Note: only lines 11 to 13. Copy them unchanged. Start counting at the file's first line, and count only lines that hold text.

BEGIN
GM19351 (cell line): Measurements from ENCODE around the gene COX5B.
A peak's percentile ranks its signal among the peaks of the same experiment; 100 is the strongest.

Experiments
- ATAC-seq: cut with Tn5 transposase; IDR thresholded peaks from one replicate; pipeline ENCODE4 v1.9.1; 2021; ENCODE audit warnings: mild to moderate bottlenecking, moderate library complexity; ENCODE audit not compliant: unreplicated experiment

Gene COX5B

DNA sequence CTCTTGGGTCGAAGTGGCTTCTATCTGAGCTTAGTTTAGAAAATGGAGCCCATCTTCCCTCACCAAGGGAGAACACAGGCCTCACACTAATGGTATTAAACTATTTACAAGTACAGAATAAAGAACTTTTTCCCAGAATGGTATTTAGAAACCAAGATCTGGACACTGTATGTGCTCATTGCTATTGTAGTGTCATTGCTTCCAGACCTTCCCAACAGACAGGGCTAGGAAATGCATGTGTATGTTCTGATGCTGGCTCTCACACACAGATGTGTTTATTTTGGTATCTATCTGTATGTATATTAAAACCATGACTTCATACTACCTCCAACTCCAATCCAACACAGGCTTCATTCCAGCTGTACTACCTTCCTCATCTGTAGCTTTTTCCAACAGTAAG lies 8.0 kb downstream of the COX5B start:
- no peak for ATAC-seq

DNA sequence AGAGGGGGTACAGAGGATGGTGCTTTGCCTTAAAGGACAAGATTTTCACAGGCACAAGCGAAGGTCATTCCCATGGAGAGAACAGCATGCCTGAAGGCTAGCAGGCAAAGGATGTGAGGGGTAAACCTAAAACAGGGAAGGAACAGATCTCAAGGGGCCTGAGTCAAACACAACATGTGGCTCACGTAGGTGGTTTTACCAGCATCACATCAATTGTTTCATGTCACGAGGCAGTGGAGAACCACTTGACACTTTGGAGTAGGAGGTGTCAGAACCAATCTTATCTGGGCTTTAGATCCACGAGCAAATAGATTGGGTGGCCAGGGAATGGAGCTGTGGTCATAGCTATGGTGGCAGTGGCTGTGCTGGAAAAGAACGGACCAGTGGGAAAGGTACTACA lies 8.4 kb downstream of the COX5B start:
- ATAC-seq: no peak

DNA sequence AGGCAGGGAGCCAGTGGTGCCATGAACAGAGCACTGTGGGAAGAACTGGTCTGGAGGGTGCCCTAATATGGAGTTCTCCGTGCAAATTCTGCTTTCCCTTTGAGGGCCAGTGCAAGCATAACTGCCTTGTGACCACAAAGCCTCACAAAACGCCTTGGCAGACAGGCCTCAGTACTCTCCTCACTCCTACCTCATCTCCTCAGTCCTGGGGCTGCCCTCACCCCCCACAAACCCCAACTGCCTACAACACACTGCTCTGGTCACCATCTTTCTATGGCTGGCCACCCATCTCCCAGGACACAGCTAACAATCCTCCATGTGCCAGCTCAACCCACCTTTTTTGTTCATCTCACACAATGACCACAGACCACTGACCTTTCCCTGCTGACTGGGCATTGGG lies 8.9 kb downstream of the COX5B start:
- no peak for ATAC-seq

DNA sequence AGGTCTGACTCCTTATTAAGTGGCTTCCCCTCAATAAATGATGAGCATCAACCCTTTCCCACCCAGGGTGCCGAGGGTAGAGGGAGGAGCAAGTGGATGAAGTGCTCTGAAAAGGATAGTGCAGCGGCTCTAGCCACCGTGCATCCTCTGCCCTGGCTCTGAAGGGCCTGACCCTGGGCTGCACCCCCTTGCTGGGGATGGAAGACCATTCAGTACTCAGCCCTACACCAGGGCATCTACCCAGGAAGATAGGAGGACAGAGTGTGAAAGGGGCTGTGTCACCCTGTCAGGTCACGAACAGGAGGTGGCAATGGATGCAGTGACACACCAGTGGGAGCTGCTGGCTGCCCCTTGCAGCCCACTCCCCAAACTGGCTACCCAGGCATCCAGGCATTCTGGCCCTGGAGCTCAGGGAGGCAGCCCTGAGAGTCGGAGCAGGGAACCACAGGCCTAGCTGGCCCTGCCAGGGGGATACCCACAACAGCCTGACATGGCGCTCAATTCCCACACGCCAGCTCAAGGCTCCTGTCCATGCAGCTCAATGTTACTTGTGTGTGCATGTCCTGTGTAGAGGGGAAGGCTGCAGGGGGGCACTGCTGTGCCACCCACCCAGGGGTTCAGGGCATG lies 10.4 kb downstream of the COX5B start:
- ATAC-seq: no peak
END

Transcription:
- no peak for ATAC-seq

DNA sequence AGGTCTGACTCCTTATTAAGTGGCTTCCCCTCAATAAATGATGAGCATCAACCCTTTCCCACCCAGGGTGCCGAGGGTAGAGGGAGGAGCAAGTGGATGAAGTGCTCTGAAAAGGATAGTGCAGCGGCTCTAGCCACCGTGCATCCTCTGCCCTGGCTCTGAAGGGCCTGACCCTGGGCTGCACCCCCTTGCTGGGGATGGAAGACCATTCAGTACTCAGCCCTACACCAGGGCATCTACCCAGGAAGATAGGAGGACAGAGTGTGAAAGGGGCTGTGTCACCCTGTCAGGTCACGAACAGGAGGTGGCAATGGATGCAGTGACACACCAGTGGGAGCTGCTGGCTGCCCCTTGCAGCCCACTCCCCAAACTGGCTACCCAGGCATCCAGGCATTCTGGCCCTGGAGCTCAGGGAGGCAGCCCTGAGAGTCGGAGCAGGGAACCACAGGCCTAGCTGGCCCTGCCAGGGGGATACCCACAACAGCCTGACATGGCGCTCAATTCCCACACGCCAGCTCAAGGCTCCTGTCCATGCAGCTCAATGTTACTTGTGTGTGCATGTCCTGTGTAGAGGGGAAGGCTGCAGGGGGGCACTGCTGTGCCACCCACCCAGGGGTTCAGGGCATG lies 10.4 kb downstream of the COX5B start:
- ATAC-seq: no peak